For the humans though, have a family plan for how you will meet up if a storm prevents you from returning home. Pick a point person, whom everyone knows, that lives outside of the potential disaster area. Let’s be real here: for hurricanes, that means someone outside of Florida. This is a person any family member can contact to check-in. Having a far away point person can be a lifesaver (literally) in these situations.
There are tons of resources out there about hurricane preparedness and farms. Go find them, read them, and form a plan. Don’t be the cat left out in the rain: Be prepared for hurricane season!!
May 29, 2017 | Microchips
I like to wander sometimes. I once went to a new farm for Thanksgiving weekend. Another time, a client had a two-horse trailer, and four horses that needed Coggins tests. I decided to go home with them after the first round, check out their farm, and then return to the Clinic with them. That’s not quite how the humans saw my adventure, but that’s what I was up to. Why do I bring up my little reconnaissance missions? Microchips. That’s why. I’m chipped, Teannie is chipped, and all my minions have their horses chipped. Read on and I will let you know why every animal should be chipped.
June 1st through November there’s this great add-on season in Florida. It’s called Hurricane Season. I love watching the humans compare weather apps, Florida Storms Twitter feed, and stalk Jim Cantore like he’s the latest, greatest teenage boy band member.
You humans do this so you can be prepared for the pandemonium and chaos caused by hurricanes. They take down trees, annihilate power lines, and take down fences. All this leads to fantastic opportunities for your horses (and cats, and dogs) to explore the neighborhood without proper adult supervision. Microchips ensure the nice people who find your horse (or dog, or cat) can easily return them to you! Microchips are the reason nearly all horses were successfully reunited with their owners after Hurricane Katrina.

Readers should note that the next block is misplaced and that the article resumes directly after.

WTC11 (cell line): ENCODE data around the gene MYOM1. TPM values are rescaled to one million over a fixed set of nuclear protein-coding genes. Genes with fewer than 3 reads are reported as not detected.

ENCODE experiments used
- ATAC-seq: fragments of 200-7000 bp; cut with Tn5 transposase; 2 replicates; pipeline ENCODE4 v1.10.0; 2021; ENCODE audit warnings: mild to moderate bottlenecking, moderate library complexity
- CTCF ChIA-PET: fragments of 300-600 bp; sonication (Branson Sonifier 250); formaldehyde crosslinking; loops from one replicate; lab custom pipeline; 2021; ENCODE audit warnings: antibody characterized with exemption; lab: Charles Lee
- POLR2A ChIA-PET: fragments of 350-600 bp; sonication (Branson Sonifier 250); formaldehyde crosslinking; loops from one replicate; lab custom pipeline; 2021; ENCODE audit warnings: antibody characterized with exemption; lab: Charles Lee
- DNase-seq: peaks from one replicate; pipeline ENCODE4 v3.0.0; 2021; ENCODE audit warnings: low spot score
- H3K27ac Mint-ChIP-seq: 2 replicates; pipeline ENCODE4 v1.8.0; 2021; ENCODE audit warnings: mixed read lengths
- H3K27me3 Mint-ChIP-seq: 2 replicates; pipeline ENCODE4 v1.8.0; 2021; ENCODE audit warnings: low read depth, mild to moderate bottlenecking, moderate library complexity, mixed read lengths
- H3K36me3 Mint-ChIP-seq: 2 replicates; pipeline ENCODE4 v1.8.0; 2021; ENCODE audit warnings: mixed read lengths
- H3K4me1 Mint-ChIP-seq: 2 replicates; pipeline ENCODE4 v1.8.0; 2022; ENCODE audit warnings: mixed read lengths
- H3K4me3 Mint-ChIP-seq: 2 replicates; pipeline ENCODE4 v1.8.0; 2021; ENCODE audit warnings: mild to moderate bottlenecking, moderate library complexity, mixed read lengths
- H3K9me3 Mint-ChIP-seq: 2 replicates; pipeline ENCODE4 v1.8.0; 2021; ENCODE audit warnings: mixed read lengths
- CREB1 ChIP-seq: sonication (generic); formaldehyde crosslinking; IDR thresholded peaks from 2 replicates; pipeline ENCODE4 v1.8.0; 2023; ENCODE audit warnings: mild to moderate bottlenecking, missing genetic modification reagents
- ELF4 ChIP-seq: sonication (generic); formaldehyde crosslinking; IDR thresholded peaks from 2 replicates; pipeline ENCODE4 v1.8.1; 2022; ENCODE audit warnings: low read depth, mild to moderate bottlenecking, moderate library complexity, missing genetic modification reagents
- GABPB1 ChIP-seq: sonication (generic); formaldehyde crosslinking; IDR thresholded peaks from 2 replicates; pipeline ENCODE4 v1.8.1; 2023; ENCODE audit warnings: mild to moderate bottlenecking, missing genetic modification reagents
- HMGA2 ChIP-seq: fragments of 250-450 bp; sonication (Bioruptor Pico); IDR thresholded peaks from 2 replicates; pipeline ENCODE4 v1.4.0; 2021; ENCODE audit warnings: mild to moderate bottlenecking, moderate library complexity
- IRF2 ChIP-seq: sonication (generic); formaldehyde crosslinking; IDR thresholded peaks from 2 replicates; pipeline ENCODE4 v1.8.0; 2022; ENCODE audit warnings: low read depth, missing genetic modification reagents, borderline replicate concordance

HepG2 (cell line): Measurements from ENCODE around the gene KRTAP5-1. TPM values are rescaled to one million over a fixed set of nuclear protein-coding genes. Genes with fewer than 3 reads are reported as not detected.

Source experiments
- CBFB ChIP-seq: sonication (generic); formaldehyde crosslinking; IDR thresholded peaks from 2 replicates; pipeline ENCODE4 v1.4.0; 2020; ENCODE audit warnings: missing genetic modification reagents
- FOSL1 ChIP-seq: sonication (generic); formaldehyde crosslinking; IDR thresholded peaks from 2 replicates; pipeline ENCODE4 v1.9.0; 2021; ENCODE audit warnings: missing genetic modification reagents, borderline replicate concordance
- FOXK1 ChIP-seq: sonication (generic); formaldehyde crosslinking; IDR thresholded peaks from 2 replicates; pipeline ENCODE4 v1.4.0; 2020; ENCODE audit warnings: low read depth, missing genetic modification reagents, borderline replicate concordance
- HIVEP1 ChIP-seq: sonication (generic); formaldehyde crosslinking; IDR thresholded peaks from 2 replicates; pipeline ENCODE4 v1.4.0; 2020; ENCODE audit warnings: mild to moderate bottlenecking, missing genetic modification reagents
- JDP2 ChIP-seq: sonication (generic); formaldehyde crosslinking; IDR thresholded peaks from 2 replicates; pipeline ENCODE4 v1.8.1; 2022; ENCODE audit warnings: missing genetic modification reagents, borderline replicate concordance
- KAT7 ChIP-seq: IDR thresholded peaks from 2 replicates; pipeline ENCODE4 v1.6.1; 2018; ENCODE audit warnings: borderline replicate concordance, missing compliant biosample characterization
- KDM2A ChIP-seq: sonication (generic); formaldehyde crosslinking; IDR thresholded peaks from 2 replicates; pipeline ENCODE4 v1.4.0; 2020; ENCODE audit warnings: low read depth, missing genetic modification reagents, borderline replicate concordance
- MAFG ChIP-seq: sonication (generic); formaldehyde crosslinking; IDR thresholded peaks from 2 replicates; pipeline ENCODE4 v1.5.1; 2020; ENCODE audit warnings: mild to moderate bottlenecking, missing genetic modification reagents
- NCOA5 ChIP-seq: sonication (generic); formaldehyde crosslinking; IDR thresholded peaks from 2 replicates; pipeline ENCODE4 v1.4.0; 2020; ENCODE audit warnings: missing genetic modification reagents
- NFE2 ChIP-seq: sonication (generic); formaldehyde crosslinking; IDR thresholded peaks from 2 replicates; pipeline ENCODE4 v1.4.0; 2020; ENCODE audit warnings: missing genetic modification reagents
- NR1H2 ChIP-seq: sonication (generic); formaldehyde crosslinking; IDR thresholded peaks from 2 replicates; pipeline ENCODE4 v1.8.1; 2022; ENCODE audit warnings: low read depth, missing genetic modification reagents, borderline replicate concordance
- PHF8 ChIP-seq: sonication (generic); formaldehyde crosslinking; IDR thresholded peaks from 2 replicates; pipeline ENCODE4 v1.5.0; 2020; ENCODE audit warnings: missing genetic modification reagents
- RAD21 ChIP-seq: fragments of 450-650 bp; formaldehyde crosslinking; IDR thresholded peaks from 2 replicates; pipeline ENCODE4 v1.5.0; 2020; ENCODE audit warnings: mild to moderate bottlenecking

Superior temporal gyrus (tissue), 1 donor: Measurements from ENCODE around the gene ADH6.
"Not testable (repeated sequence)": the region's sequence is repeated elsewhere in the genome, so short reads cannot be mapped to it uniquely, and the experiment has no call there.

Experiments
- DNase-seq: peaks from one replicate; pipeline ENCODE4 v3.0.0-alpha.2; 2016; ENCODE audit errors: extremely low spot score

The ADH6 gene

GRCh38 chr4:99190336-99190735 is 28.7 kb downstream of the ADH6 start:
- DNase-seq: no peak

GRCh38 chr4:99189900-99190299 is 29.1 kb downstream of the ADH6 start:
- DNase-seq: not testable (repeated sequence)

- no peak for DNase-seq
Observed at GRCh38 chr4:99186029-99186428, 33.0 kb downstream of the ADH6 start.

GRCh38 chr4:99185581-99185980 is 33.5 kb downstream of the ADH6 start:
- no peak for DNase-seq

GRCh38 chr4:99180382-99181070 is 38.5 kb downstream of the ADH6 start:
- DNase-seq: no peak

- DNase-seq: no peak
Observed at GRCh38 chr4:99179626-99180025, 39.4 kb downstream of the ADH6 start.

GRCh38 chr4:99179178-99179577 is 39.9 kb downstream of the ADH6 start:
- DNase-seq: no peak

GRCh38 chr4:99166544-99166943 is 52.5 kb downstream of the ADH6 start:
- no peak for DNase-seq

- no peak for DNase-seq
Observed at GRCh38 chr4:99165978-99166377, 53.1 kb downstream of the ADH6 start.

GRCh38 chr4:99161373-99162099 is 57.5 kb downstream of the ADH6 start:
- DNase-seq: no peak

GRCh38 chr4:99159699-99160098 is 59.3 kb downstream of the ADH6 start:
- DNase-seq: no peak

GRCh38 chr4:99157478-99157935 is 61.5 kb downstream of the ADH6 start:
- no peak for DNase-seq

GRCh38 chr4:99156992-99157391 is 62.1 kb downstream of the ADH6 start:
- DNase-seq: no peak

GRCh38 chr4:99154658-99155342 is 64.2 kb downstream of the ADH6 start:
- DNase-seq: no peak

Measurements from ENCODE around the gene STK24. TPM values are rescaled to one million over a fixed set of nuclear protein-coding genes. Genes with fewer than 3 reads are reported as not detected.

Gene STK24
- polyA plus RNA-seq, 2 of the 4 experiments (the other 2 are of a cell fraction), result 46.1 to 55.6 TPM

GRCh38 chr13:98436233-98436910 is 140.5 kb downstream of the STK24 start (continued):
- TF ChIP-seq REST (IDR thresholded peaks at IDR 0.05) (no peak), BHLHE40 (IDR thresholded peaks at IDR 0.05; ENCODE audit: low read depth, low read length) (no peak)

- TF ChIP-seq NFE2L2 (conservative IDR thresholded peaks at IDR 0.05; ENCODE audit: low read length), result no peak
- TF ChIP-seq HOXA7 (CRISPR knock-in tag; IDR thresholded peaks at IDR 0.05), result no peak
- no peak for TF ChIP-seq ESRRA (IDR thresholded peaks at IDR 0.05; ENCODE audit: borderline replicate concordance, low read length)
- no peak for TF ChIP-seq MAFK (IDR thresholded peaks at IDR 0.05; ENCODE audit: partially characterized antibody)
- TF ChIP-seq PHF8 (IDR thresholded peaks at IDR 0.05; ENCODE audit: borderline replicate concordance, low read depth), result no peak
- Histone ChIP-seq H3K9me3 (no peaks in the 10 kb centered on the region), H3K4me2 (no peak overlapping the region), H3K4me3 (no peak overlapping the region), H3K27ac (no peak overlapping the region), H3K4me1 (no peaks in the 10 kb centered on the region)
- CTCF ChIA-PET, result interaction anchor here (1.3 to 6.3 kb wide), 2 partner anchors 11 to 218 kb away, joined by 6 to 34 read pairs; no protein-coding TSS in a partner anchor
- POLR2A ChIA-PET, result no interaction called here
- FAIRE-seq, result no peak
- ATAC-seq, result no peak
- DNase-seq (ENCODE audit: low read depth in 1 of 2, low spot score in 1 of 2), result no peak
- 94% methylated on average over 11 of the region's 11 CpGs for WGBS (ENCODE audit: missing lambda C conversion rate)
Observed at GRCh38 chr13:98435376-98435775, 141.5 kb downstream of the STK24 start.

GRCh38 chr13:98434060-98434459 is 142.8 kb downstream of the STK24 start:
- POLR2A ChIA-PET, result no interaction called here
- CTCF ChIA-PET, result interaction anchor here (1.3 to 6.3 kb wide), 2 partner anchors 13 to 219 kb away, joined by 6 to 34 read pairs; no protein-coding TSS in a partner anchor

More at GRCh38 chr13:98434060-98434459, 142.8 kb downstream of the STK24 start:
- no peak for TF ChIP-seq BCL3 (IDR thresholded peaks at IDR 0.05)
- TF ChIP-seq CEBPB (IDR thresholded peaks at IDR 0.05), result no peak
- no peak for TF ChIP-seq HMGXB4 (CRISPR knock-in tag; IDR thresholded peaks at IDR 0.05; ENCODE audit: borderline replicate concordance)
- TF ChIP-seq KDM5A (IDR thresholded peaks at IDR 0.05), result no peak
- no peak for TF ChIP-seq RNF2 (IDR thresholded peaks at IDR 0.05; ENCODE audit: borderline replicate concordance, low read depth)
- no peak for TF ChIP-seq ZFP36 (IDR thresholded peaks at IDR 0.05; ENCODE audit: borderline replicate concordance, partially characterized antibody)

Admittedly, I’m not one for rules. They say ‘don’t get on the keyboard’, I say ‘watch how many keys I can press in one pass’. However, I can get behind the microchip rules several organizations are putting in place. The Jockey Club began requiring microchips for Thoroughbreds for 2017. No more trying to figure out if that’s a F or an A or a B or an E on that lip tattoo!
US Equestrian has also put in a rule that all horses showing in USHJA divisions are microchipped beginning December 2017. This should reduce the, umm, inappropriate identity changes some horses get so they can stay in certain divisions.
The number one thing microchips provide is a permanent, unalterable way to identify a horse (or cat, or dog). Now, you may have read stories on the internet about how someone changed a microchip number, or removed one from a horse. Take it from this cat: not everything you read on the internet is true! I know it’s hard to believe, but the 52 thoroughbreds all have homes, and microchips can’t be removed or altered.
Hurricane season is coming, and so is December 2017. No matter your reason, your horse should be microchipped. What if the unimaginable happened, and it was a picture of your horses walking down the side of the highway that was making the rounds on Facebook? I know it would be worth $60 to you for the sheriff’s department to be able to find out who they belong to and get them home safely. Not everyone is a celebrity cat like me, after all.